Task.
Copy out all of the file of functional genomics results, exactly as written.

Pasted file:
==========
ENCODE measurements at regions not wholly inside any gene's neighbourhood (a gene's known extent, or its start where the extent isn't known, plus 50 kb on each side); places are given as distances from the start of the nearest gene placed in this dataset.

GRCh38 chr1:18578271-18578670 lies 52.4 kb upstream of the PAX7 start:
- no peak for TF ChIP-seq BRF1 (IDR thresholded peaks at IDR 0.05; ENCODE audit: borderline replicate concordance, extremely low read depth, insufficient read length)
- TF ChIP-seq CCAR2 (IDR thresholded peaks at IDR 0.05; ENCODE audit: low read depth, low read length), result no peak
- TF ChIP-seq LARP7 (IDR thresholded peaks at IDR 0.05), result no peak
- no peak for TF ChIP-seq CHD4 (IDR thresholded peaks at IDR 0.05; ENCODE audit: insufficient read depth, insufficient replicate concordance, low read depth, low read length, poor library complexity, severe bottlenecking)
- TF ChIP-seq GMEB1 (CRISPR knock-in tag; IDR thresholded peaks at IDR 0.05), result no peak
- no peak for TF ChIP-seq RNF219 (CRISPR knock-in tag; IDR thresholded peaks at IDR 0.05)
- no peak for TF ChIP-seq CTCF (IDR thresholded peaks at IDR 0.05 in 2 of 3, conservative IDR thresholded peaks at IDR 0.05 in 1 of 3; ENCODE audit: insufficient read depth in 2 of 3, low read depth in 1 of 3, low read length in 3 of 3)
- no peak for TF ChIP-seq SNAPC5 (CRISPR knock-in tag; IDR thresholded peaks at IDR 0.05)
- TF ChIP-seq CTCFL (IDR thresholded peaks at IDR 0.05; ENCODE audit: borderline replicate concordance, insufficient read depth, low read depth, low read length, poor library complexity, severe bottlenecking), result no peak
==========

ENCODE measurements at regions not wholly inside any gene's neighbourhood (a gene's known extent, or its start where the extent isn't known, plus 50 kb on each side); places are given as distances from the start of the nearest gene placed in this dataset.

GRCh38 chr1:18578271-18578670 lies 52.4 kb upstream of the PAX7 start:
- no peak for TF ChIP-seq BRF1 (IDR thresholded peaks at IDR 0.05; ENCODE audit: borderline replicate concordance, extremely low read depth, insufficient read length)
- TF ChIP-seq CCAR2 (IDR thresholded peaks at IDR 0.05; ENCODE audit: low read depth, low read length), result no peak
- TF ChIP-seq LARP7 (IDR thresholded peaks at IDR 0.05), result no peak
- no peak for TF ChIP-seq CHD4 (IDR thresholded peaks at IDR 0.05; ENCODE audit: insufficient read depth, insufficient replicate concordance, low read depth, low read length, poor library complexity, severe bottlenecking)
- TF ChIP-seq GMEB1 (CRISPR knock-in tag; IDR thresholded peaks at IDR 0.05), result no peak
- no peak for TF ChIP-seq RNF219 (CRISPR knock-in tag; IDR thresholded peaks at IDR 0.05)
- no peak for TF ChIP-seq CTCF (IDR thresholded peaks at IDR 0.05 in 2 of 3, conservative IDR thresholded peaks at IDR 0.05 in 1 of 3; ENCODE audit: insufficient read depth in 2 of 3, low read depth in 1 of 3, low read length in 3 of 3)
- no peak for TF ChIP-seq SNAPC5 (CRISPR knock-in tag; IDR thresholded peaks at IDR 0.05)
- TF ChIP-seq CTCFL (IDR thresholded peaks at IDR 0.05; ENCODE audit: borderline replicate concordance, insufficient read depth, low read depth, low read length, poor library complexity, severe bottlenecking), result no peak